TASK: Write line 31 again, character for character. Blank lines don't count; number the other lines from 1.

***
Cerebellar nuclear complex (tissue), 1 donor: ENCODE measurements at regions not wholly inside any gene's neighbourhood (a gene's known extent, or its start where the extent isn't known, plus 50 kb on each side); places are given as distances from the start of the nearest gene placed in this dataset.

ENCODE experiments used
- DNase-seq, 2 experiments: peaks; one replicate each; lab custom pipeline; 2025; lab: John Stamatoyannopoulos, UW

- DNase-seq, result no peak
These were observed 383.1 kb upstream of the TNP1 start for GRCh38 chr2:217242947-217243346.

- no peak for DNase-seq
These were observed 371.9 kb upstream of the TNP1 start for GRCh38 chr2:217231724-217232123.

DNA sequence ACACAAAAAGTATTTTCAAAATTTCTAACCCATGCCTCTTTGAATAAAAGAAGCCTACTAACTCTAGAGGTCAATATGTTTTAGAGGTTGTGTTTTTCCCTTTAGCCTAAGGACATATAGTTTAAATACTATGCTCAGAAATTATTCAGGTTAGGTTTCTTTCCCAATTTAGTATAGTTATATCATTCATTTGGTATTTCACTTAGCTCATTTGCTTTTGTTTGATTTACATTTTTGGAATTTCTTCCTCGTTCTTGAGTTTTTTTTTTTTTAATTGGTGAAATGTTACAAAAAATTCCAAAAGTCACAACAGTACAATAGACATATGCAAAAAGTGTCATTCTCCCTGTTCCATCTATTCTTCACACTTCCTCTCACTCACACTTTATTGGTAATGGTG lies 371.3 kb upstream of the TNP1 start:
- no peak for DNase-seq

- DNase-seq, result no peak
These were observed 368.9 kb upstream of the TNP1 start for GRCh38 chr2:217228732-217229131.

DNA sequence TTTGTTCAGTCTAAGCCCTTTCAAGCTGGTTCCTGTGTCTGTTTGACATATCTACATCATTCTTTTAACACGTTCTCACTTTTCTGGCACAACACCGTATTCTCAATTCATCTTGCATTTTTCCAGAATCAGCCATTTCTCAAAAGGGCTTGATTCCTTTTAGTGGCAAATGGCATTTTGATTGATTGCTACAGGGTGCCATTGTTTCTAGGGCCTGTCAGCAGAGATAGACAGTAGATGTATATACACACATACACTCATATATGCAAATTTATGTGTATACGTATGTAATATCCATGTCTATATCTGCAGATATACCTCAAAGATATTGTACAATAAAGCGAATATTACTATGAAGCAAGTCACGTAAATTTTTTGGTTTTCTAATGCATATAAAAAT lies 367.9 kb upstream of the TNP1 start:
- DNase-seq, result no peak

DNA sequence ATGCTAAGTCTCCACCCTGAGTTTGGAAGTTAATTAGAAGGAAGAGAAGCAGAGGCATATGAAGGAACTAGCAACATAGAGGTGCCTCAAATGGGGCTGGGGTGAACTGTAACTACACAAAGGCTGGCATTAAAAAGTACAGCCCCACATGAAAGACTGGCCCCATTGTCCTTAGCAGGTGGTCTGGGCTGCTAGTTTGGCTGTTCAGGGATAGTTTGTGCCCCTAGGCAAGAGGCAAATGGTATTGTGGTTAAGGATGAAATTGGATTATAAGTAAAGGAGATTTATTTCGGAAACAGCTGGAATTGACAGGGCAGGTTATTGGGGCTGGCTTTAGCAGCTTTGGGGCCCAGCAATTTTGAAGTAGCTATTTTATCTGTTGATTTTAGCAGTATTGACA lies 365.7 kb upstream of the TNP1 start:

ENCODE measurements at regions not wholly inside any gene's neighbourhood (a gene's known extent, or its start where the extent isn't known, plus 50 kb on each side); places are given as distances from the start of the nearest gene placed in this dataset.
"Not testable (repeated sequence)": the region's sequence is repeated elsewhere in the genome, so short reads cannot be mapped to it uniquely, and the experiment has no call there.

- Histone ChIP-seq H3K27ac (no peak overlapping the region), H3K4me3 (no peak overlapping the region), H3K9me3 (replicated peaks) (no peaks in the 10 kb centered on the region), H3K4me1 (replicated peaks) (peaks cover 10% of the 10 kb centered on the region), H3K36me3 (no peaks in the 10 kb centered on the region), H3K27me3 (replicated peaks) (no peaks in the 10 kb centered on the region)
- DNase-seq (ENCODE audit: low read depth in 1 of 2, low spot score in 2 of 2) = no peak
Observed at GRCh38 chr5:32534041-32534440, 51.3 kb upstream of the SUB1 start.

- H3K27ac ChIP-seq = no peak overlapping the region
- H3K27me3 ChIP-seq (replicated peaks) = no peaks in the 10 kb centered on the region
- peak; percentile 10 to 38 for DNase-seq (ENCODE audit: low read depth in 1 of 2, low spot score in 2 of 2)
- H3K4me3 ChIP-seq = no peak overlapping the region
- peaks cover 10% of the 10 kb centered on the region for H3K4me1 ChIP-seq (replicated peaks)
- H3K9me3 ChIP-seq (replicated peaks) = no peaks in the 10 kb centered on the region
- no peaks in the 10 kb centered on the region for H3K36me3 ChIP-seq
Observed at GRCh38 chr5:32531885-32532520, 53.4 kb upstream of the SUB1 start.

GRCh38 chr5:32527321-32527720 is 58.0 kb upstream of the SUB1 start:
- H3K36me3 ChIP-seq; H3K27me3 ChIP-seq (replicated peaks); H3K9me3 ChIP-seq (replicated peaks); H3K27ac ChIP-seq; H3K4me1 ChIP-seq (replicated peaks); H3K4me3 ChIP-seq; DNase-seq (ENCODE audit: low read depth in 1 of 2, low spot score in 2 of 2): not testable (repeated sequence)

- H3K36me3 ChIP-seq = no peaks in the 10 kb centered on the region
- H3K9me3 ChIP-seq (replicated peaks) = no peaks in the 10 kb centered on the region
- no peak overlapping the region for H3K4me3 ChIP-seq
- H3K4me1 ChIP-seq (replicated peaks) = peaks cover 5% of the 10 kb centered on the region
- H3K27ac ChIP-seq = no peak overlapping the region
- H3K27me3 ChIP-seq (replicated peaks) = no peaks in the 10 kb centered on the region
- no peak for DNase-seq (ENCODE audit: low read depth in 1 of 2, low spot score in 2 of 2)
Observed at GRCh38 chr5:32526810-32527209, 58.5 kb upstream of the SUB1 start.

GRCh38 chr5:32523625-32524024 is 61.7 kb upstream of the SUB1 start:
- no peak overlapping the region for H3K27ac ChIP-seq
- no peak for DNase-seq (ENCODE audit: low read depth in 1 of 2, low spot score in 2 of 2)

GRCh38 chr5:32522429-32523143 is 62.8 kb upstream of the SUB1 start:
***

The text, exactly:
- H3K9me3 ChIP-seq (replicated peaks) = no peaks in the 10 kb centered on the region